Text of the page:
MA101.3 Sketching Functions

Graphs of functions may be sketched in the usual way.

Example

Sketch the graph of the function f given by:

f(x) = \begin{cases} |x| &\mbox{}-2 < x \leq \pi \\ sin(x) -1 &\mbox{} \pi < x < \frac{3 \pi}{2} \\ -2x + 3\pi -2 &\mbox{} \frac{3 \pi}{2} <x \leq 7 \end{cases}

State the domain and range of f.

D(f)=(-2,7)\backslash\{\frac{3\pi}{2}\}, R(f)=[0,\pi]\cup[-2,-1]\cup[3\pi-16,-2)

Any set B which contains the range of a function (ie. B \supseteq R(f)) is called a co-domain of the f. The notation f:A \rightarrow B (read: f from A to B) means simply f is a function whose domain is in  A (ie. A=D(f)) and whose range is in B (perhaps equal to B).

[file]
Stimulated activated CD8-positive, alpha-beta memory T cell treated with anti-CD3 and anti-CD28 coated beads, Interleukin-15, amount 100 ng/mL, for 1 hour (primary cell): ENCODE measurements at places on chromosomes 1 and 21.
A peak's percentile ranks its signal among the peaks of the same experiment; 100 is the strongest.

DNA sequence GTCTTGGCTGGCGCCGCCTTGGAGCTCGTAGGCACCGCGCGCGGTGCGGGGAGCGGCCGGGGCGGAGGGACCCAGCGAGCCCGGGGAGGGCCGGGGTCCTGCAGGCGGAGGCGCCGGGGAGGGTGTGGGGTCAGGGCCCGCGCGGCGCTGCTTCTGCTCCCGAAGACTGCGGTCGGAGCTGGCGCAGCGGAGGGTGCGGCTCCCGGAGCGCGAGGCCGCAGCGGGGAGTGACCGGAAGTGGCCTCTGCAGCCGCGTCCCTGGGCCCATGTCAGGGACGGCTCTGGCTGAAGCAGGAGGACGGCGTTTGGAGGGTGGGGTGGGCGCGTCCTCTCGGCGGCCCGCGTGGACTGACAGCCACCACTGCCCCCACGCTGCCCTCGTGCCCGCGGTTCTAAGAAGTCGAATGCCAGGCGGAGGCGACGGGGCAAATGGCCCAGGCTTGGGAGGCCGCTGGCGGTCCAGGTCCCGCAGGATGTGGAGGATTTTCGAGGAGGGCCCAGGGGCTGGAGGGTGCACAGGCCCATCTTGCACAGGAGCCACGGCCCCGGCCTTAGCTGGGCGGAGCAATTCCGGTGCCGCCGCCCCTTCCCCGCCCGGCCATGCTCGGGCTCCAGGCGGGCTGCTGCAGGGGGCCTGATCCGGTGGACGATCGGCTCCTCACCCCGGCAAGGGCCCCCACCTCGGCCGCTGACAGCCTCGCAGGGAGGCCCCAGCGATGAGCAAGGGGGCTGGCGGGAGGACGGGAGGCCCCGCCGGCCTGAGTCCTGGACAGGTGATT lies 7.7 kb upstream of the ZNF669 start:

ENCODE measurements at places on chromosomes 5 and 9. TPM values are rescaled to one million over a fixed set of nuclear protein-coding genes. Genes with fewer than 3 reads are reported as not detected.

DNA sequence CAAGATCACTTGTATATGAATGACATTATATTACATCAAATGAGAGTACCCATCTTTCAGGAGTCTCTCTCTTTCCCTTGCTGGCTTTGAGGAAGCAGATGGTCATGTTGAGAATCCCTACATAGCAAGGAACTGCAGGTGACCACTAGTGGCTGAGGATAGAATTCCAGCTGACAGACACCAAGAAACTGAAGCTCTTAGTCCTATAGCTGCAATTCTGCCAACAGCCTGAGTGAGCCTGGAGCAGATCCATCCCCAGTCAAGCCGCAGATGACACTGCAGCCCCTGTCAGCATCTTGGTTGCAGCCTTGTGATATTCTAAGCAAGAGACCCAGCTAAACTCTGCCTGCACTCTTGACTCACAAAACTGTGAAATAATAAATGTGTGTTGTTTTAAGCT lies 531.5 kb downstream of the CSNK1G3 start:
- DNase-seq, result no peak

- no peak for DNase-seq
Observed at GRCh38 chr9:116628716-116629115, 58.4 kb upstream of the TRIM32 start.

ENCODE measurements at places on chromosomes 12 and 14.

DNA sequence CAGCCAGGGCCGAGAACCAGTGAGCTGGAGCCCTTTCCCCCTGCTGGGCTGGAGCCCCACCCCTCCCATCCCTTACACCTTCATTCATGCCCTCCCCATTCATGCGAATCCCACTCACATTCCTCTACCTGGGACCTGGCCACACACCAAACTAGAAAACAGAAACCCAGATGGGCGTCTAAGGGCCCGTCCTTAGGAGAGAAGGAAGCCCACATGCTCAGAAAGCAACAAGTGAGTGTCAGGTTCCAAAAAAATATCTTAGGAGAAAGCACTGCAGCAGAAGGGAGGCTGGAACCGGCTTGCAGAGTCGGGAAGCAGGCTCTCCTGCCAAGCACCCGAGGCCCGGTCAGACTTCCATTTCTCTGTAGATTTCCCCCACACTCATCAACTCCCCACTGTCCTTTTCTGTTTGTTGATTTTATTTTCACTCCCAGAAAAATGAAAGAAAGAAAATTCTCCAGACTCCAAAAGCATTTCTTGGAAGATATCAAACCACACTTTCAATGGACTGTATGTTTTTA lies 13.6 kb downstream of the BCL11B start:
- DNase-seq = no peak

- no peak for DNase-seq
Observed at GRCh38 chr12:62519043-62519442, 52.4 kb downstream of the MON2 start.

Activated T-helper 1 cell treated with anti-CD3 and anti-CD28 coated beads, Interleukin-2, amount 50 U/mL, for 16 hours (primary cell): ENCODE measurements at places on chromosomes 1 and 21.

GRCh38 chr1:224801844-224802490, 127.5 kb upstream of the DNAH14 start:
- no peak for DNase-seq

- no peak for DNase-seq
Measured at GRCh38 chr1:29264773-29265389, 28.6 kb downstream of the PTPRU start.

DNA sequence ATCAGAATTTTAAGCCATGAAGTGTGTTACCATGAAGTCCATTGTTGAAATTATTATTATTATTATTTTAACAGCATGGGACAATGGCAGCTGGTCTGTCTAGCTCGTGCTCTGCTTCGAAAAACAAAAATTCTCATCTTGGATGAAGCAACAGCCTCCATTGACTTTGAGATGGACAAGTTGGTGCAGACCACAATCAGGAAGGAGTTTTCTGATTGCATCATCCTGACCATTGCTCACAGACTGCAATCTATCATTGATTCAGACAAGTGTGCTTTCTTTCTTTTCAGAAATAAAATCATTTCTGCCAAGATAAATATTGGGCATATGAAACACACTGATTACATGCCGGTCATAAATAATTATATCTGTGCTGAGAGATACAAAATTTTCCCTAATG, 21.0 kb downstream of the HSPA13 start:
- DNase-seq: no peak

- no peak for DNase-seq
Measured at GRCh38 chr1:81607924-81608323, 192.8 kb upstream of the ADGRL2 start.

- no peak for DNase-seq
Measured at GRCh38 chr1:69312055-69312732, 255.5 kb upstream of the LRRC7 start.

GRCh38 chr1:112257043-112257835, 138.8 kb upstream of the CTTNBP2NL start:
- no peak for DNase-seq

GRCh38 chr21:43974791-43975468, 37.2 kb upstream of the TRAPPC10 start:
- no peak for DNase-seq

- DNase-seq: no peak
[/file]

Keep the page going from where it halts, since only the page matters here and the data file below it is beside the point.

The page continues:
In practice mathematicians still refer to expressions in x as functions without mentioning any domain. When this is the case it is an unwritten law that one may assume the domain as the largest subset of the reals for which the expression is meaningful.

Example

What are the intended domains when we reference the functions

i) \frac{1}{x^2-1}

ii) cot(x)

iii) \frac{x^2-1}{x-1}

i) \mathbb{R} \backslash \{-1,1\}

ii) \mathbb{R} \backslash \{ k \pi | k \in \mathbb{R} \}

iii) \mathbb{R} \backslash \{1\}

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